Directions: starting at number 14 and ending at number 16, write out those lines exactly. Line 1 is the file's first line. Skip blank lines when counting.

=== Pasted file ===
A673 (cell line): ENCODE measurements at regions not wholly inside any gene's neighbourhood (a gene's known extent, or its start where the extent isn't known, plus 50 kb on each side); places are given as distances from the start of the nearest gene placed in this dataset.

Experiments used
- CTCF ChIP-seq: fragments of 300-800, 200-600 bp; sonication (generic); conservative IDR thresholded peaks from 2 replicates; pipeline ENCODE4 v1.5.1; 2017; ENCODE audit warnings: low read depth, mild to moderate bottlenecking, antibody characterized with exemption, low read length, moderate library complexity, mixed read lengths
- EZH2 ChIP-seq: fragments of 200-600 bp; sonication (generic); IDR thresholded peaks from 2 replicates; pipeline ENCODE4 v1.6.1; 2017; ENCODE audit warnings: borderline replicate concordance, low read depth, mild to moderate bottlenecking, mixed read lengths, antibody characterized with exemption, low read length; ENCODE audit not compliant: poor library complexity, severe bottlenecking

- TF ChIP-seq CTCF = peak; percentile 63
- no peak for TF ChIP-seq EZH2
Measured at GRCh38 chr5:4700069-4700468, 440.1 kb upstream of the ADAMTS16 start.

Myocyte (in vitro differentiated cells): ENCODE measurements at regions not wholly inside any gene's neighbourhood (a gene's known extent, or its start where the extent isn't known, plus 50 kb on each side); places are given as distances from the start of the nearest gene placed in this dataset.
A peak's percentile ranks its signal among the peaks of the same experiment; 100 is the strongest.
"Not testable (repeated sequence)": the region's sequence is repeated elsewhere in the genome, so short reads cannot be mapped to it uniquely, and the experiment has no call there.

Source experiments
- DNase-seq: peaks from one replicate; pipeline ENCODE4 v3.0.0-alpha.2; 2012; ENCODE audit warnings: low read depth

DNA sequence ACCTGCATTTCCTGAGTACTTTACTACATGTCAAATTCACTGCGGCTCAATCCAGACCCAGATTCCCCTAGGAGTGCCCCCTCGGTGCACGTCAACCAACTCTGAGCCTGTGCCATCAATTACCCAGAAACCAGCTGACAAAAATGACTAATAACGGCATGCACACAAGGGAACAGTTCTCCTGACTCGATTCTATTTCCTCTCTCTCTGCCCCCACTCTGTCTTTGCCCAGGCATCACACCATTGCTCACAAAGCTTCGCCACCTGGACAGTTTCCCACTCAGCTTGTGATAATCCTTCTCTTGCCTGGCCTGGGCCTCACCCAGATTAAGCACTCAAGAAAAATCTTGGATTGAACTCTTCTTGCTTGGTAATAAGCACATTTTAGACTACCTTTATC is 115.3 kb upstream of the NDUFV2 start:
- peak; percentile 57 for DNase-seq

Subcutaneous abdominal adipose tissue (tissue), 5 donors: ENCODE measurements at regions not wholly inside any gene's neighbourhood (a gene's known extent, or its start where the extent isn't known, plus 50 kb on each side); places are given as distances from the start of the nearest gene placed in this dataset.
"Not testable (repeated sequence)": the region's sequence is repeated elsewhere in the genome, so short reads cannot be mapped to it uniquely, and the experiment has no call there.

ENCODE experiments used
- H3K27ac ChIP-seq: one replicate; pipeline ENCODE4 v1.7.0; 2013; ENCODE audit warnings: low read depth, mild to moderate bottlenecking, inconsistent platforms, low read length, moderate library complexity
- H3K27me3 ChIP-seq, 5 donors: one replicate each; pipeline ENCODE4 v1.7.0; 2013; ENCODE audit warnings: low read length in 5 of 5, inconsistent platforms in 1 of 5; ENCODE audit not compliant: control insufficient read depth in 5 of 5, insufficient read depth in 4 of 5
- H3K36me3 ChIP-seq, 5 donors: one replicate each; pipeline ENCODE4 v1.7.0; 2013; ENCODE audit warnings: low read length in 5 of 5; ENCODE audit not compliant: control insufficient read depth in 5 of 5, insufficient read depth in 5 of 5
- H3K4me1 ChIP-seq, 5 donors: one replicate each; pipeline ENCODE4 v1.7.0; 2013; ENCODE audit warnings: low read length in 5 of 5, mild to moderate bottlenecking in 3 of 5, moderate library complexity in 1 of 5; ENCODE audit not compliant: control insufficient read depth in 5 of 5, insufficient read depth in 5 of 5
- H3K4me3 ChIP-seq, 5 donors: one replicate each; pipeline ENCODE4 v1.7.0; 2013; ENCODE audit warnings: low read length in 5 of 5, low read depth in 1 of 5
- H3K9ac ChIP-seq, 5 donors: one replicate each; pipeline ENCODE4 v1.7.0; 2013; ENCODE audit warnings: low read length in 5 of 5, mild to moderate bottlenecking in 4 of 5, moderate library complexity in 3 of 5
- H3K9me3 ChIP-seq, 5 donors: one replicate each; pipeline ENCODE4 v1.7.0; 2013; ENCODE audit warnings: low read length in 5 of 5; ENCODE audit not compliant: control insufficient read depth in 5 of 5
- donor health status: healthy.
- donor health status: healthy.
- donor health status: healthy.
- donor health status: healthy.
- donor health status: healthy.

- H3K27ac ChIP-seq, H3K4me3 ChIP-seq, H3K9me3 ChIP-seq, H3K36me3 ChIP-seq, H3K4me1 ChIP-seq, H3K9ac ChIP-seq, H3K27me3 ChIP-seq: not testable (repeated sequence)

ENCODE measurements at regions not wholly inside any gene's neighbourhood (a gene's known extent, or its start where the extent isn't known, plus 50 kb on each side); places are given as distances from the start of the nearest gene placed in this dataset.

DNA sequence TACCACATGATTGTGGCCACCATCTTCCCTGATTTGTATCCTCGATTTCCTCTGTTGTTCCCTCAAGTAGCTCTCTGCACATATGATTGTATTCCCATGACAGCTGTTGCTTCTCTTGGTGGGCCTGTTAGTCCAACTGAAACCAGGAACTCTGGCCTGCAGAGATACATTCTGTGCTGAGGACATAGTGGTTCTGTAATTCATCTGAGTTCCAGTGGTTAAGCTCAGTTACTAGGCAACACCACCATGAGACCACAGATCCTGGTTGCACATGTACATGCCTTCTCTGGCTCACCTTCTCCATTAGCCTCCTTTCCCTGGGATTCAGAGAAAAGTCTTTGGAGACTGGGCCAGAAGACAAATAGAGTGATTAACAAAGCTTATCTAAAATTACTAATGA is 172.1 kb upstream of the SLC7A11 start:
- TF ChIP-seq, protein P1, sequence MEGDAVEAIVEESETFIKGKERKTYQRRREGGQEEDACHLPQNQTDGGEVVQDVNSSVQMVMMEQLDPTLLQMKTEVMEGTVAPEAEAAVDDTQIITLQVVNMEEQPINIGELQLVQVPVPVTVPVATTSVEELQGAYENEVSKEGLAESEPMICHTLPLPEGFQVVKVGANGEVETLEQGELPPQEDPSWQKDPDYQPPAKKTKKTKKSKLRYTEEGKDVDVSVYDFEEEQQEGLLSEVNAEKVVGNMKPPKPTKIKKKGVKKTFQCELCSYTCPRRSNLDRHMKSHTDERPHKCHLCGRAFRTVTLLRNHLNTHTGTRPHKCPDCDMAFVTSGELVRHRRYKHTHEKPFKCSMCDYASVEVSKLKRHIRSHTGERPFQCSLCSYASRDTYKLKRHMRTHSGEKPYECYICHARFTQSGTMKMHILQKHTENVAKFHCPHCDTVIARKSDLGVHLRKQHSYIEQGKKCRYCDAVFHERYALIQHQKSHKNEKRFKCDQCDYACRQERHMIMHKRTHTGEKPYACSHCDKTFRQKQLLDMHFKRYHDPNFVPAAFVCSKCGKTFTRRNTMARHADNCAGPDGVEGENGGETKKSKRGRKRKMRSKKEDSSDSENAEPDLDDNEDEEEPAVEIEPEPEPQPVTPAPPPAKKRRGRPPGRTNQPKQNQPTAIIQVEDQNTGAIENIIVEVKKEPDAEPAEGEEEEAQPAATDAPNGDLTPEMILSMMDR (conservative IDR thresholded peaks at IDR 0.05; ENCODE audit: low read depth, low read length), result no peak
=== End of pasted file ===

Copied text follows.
- peak; percentile 57 for DNase-seq

Subcutaneous abdominal adipose tissue (tissue), 5 donors: ENCODE measurements at regions not wholly inside any gene's neighbourhood (a gene's known extent, or its start where the extent isn't known, plus 50 kb on each side); places are given as distances from the start of the nearest gene placed in this dataset.
"Not testable (repeated sequence)": the region's sequence is repeated elsewhere in the genome, so short reads cannot be mapped to it uniquely, and the experiment has no call there.